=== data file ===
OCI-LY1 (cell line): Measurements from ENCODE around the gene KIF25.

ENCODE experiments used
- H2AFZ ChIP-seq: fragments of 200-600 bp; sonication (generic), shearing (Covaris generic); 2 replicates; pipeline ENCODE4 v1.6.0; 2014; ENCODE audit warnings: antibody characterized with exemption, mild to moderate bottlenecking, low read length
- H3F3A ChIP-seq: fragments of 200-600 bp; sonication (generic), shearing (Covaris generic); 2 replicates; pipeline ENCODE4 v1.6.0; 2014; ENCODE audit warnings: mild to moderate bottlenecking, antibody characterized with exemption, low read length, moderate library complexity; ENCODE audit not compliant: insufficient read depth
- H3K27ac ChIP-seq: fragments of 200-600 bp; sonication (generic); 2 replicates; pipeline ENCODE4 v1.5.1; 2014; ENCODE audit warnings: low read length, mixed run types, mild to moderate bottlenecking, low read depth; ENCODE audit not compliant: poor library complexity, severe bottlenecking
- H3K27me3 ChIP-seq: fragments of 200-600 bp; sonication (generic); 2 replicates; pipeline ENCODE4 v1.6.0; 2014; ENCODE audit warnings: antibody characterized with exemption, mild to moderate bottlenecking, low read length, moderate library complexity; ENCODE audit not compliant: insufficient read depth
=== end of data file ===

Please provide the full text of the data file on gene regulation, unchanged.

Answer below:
OCI-LY1 (cell line): Measurements from ENCODE around the gene KIF25.

ENCODE experiments used
- H2AFZ ChIP-seq: fragments of 200-600 bp; sonication (generic), shearing (Covaris generic); 2 replicates; pipeline ENCODE4 v1.6.0; 2014; ENCODE audit warnings: antibody characterized with exemption, mild to moderate bottlenecking, low read length
- H3F3A ChIP-seq: fragments of 200-600 bp; sonication (generic), shearing (Covaris generic); 2 replicates; pipeline ENCODE4 v1.6.0; 2014; ENCODE audit warnings: mild to moderate bottlenecking, antibody characterized with exemption, low read length, moderate library complexity; ENCODE audit not compliant: insufficient read depth
- H3K27ac ChIP-seq: fragments of 200-600 bp; sonication (generic); 2 replicates; pipeline ENCODE4 v1.5.1; 2014; ENCODE audit warnings: low read length, mixed run types, mild to moderate bottlenecking, low read depth; ENCODE audit not compliant: poor library complexity, severe bottlenecking
- H3K27me3 ChIP-seq: fragments of 200-600 bp; sonication (generic); 2 replicates; pipeline ENCODE4 v1.6.0; 2014; ENCODE audit warnings: antibody characterized with exemption, mild to moderate bottlenecking, low read length, moderate library complexity; ENCODE audit not compliant: insufficient read depth